Hearst launches Oprah on Alexa
Inspirational quotes from Oprah Winfrey offers the latest in interactive content.
Oprah, meet Alexa.
Hearst Corp. is one of a handful of publishers that has been experimenting with producing interactive content for both Amazon’s and Google’s voice-controlled home assistants. Now the media company is turning to one of its bigger brands to ideally capture more people’s attention in the emerging at-home audio arena: Oprah Winfrey.
Last week, Hearst launched “O to Go” on Alexa, which allows users to hear Ms. Winfrey read short snippets from her book “What I Know for Sure.”
There is no advertising money to be made at the moment since neither home-assistant platform carries paid ads. However, it isn’t hard to imagine the possibilities, particularly after Google Home devices recently tested promotional audio for Walt Disney Co.’s movie “Beauty and the Beast.” Meanwhile, some publishers are experimenting in this realm hoping to extend their brands to new outlets, learn early on what consumers want, and ideally be set up for if and when moneymaking opportunities arise.
Hearst has built similar audio tools, including a daily horoscope app from Elle magazine available on both Alexa and Google Assistant and a Good Housekeeping tool for Alexa that helps people remove stains. People access this content using simple voice commands, such as, “Alexa, how do I get wine out of a white carpet?” or “Tell me my horoscope for Sagittarius today.” In these cases, users don’t have to use magazine brand names to initiate their queries.
With Ms. Winfrey, Alexa users can use their phones, Amazon Echo devices or other voice-enabled products to ask Oprah to voice a daily inspiring or surprising passage or quote. One such response may be: “What I know for sure is that every day brings a chance for you to draw in a breath, kick off your shoes, and step out and dance…”
Ms. Winfrey has recorded nearly 90 messages at launch, though consumers can only access one a day. No money is changing hands between the two companies, representatives from Hearst and Amazon said.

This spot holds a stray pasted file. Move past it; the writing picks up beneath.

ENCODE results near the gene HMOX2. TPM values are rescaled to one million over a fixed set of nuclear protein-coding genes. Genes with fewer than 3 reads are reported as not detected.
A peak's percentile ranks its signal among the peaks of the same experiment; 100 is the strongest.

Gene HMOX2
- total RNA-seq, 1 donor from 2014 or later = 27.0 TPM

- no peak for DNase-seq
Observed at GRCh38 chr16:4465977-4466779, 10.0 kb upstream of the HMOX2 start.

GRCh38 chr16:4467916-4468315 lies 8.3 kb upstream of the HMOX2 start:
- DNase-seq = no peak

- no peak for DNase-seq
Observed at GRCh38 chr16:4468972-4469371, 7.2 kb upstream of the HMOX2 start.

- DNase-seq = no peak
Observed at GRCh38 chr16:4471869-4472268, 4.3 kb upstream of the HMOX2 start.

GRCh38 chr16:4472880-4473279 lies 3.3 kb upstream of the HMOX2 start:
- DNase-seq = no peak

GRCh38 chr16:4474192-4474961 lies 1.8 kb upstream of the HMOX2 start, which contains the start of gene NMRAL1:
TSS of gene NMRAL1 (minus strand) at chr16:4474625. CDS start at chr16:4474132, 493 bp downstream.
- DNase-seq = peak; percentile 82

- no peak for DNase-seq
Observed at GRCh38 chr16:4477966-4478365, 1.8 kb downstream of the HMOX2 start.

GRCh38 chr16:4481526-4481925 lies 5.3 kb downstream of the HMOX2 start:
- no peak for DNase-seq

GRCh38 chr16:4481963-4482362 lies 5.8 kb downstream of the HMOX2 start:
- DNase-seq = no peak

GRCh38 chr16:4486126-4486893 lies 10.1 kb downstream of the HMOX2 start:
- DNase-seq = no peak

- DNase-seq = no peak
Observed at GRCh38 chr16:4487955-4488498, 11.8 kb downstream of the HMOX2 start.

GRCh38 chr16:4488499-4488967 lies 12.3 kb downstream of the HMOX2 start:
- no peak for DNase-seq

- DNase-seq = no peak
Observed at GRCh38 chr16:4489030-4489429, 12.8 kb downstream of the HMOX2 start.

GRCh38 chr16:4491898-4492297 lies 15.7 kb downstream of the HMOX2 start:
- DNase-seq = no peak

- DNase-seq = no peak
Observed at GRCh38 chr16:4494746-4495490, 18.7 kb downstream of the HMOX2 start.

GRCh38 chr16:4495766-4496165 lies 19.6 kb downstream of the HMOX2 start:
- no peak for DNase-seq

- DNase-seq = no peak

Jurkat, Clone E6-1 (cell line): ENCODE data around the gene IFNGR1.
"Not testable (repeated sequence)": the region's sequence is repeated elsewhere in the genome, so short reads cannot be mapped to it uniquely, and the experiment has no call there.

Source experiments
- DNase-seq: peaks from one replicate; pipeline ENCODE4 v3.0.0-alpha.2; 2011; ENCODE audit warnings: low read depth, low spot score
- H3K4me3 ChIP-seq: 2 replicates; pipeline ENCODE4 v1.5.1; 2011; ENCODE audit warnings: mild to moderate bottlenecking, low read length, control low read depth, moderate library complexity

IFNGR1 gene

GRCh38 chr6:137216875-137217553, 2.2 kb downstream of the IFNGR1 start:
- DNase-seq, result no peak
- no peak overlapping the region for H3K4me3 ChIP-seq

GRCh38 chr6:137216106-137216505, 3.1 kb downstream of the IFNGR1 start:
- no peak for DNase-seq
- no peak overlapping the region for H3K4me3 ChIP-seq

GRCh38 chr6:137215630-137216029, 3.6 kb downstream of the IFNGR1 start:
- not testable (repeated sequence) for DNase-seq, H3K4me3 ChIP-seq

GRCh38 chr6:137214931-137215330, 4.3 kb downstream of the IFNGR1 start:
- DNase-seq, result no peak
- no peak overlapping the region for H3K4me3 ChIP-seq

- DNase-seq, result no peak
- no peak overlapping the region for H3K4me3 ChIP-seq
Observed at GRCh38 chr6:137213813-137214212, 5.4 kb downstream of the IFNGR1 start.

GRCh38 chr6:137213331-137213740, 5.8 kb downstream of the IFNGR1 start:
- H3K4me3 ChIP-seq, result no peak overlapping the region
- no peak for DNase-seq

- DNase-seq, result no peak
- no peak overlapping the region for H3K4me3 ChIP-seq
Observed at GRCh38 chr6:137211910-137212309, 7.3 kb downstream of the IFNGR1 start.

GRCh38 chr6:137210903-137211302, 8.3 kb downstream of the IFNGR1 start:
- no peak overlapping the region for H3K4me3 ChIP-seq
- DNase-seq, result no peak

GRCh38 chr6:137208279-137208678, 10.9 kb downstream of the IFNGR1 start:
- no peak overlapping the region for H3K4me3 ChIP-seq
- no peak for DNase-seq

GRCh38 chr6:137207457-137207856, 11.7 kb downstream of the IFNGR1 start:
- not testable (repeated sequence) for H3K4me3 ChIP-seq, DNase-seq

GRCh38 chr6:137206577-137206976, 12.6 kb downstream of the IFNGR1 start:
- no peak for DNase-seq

According to Chris Papaleo, Hearst’s executive director of emerging technology, although these products (Amazon calls them skills) aren’t driving revenue right now, it’s crucial for the company to test and learn early. It’s particularly important since voice commands aren’t a natural transition for text- and video-centric media companies, he said.
“We think voice-activated, hands-free content is going to be really, really important long term,” he said. But unlike when the company started posting its magazine articles to the web a few decades, where many of the same edited and presentation principles applied, “audio is not at all something we are used to. And we can’t afford to wait and then play catch up.”
Mr. Papaleo said the company is planning more experimentation in this realm and believes that group games and fitness are two areas that are ripe for creative uses of voice commands.
Hearst isn’t the only media company looking to forge new ground in the voice-assistant realm. Forbes has been making content available via both Amazon’s and Google’s platforms for three of its sub brands — Level Up, which focuses on life hacks; Passport, which centers on travel and food; and Overworld, which covers gaming. For example, a person can directly ask for the latest headlines from a specific publication. Or in the case of Alexa, they can add one of these titles to the list of news companies that deliver daily audio headlines via a feature Amazon calls a “Flash Briefing.”
Lewis DVorkin, Forbes Media’s chief product officer, said it makes sense for media companies to start small. “I’ve learned my lesson,” he said. “When you want to experiment [on a new platform], make it narrow, deep, and get it right. Better to attack these things one by one, then take it wide or you’ll be falling over the place.”
Overall, Mr. DVorkin is very bullish on the appeal of home assistants for basic utility tasks, like looking up the weather, because the ease of home assistants soon makes looking up such things on the web seem slow by comparison, he said.
As for revenue potential, Mr. DVorkin is counting on marketers’ desire to be first on every shiny new platform to help drive interest in some sort of voice-enabled ads down the road.
“If you look at podcasts, a year ago we made no money,” he said. “Now we do.”
Written by Mike Shields, 11 April, 2017, published on wsj.com. Read the full article here.